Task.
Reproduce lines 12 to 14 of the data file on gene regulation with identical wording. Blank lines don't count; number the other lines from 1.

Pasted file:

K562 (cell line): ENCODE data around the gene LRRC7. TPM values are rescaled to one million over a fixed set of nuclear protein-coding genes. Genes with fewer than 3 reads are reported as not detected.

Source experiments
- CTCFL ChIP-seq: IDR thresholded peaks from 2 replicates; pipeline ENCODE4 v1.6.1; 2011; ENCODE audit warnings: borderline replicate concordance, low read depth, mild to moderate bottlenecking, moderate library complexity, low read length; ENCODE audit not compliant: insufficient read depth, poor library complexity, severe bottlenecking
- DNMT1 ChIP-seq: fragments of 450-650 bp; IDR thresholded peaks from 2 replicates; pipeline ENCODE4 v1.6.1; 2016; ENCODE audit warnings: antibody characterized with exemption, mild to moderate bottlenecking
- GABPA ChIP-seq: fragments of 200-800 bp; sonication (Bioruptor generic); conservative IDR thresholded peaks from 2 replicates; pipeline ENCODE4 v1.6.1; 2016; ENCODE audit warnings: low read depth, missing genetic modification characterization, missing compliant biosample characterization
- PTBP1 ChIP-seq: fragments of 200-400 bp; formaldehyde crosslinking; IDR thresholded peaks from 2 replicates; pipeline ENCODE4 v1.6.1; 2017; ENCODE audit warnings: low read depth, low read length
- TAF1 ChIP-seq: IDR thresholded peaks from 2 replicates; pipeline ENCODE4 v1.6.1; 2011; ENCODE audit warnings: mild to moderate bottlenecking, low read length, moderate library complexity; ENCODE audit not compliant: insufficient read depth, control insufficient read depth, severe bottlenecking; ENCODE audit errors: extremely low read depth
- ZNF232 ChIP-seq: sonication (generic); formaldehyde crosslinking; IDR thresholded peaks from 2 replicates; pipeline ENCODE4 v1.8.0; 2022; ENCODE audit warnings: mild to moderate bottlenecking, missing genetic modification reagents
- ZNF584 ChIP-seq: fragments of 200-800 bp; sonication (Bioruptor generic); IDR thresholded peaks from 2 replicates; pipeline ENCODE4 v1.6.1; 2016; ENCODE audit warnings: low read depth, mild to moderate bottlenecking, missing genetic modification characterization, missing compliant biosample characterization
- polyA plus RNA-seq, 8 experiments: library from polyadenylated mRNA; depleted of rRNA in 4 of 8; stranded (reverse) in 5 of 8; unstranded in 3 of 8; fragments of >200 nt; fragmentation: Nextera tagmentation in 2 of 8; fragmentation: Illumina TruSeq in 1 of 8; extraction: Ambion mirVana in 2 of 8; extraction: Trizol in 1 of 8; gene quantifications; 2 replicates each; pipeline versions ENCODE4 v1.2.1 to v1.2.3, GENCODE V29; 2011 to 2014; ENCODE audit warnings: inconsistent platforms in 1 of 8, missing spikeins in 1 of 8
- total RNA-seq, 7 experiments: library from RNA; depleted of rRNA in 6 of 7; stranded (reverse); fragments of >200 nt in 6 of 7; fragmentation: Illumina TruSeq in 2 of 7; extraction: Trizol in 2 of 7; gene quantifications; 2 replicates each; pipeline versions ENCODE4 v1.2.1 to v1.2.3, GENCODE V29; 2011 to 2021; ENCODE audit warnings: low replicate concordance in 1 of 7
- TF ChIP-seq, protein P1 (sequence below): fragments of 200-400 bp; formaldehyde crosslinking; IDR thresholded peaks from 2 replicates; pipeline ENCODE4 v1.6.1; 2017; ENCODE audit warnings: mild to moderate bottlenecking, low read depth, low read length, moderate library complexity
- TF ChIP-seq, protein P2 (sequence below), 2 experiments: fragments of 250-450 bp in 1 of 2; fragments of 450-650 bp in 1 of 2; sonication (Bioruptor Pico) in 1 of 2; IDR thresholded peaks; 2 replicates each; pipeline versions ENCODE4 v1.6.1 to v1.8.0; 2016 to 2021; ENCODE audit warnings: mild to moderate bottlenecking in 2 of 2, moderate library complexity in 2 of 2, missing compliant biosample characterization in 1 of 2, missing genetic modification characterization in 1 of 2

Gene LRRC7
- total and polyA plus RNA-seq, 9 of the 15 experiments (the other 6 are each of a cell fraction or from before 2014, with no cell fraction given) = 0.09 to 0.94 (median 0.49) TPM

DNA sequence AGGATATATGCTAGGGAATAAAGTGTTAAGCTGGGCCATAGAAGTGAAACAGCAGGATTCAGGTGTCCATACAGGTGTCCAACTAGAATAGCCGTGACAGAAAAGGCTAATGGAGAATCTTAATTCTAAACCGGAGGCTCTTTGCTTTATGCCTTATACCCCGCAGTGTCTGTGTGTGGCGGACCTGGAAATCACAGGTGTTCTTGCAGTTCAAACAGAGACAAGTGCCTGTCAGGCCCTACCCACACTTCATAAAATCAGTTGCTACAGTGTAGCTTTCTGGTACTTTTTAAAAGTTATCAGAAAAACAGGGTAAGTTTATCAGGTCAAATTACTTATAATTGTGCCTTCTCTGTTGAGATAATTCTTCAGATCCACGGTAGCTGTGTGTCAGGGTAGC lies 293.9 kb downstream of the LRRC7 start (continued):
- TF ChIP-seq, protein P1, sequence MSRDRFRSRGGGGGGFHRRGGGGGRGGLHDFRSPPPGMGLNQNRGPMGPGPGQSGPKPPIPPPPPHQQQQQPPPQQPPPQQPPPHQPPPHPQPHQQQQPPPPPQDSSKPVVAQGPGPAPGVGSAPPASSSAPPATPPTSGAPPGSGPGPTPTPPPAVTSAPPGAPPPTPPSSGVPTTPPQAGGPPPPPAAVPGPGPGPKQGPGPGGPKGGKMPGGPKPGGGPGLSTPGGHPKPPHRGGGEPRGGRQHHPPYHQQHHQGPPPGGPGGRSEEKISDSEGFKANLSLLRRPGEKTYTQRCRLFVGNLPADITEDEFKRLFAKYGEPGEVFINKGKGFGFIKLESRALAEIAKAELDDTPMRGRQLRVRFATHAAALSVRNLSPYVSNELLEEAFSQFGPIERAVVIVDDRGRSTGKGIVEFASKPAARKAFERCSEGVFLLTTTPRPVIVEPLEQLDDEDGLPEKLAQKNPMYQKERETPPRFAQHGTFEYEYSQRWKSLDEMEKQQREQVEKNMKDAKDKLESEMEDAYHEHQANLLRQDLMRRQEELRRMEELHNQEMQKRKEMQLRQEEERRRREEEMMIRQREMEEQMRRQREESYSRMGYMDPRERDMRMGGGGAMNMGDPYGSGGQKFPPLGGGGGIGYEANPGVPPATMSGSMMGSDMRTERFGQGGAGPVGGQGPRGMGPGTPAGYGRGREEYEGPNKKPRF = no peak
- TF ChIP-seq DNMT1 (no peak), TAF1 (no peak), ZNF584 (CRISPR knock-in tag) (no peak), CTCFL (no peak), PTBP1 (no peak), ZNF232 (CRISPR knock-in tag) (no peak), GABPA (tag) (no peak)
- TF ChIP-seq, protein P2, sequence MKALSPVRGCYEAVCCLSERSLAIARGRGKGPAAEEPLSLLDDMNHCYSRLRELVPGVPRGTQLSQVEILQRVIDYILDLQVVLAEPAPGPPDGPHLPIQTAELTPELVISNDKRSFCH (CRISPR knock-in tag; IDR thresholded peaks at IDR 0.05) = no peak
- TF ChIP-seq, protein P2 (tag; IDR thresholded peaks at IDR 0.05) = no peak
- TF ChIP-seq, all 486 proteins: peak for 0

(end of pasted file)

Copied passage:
- TF ChIP-seq, protein P1 (sequence below): fragments of 200-400 bp; formaldehyde crosslinking; IDR thresholded peaks from 2 replicates; pipeline ENCODE4 v1.6.1; 2017; ENCODE audit warnings: mild to moderate bottlenecking, low read depth, low read length, moderate library complexity
- TF ChIP-seq, protein P2 (sequence below), 2 experiments: fragments of 250-450 bp in 1 of 2; fragments of 450-650 bp in 1 of 2; sonication (Bioruptor Pico) in 1 of 2; IDR thresholded peaks; 2 replicates each; pipeline versions ENCODE4 v1.6.1 to v1.8.0; 2016 to 2021; ENCODE audit warnings: mild to moderate bottlenecking in 2 of 2, moderate library complexity in 2 of 2, missing compliant biosample characterization in 1 of 2, missing genetic modification characterization in 1 of 2

Gene LRRC7